The app-based taxi service sees its stock value take its first major hit after months of legal and internal controversy.
Uber's series of scandals have finally started to affect the company's value, the Wall Street Journal reports.
Four mutual funds that have invested in the app-based taxi company have marked down their stakes in it by as much as 15%, according to The Journal. Together the moves represent the first major set of markdowns to hit the company, which has faced near-continuous turmoil since late last year.
Uber's stock, which is privately held, had been valued at $48.77 per share since late 2015. At the end of June, though, Vanguard Group, Principal, and Hartford Funds all valued it at $41.16 per share, a 15% decrease, according to the report. T. Rowe Price Group, meanwhile, valued its Uber stock at $42.70 a share.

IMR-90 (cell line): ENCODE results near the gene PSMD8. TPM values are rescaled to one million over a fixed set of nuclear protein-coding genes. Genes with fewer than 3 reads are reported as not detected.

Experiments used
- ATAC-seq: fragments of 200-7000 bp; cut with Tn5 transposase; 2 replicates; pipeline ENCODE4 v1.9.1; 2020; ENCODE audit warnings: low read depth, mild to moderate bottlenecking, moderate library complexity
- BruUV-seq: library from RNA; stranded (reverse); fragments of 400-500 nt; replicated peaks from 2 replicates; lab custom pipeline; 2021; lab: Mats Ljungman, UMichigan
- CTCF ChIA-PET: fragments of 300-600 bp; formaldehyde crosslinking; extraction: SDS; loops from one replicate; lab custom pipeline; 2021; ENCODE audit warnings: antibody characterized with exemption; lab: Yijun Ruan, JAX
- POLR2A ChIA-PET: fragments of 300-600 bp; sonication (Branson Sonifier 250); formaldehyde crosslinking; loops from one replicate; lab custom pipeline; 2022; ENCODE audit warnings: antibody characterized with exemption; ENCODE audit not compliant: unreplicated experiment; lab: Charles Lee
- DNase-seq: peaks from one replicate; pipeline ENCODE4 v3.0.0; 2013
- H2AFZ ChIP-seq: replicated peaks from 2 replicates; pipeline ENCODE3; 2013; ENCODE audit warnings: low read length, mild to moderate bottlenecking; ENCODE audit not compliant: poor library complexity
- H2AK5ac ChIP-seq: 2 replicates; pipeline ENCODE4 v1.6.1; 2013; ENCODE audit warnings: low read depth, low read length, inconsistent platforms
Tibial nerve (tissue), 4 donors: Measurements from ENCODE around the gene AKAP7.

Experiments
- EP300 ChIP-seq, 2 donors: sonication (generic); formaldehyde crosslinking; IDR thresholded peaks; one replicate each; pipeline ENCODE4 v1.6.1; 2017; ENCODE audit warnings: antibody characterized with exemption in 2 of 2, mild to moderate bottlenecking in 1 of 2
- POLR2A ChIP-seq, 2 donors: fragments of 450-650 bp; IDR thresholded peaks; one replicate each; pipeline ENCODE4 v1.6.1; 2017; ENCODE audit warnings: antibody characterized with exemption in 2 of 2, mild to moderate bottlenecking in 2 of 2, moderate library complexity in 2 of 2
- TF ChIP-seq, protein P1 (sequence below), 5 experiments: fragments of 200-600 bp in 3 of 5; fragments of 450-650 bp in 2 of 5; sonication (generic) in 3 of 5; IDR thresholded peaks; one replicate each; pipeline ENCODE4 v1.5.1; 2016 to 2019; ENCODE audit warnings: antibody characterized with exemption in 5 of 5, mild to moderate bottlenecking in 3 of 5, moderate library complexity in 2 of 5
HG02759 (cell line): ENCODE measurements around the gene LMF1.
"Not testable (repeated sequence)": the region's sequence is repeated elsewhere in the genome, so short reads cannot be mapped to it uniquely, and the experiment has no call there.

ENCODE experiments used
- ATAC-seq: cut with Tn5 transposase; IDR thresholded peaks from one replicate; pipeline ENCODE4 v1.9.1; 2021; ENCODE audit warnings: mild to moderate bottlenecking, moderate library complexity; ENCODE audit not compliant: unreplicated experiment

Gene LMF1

The San Francisco company has been rocked by multiple scandals and bad news, most notably an investigation into its workplace culture that uncovered numerous claims of sexual harassment and which led to the resignation of former CEO Travis Kalanick. But the company has also been dealing with a lawsuit that accuses it of stealing trade secrets from Google spin-off Waymo, and emails revealing that it knowingly leased unsafe cars to drivers.
Despite the company's problems, not all of Uber's mutual fund investors marked down the value of their stakes in the company. Fidelity Investments maintained its estimate of the value of its Uber stock at $48.77 a share. And BlackRock actually raised its estimate to $53.88 a share, according to the report.
Mutual funds typically invest in public company stocks. But some 3.7% of mutual funds now have stakes in private companies like Uber as well, according to Morningstar. Funds estimate the value of their stakes in private companies in quarterly reports to their investors.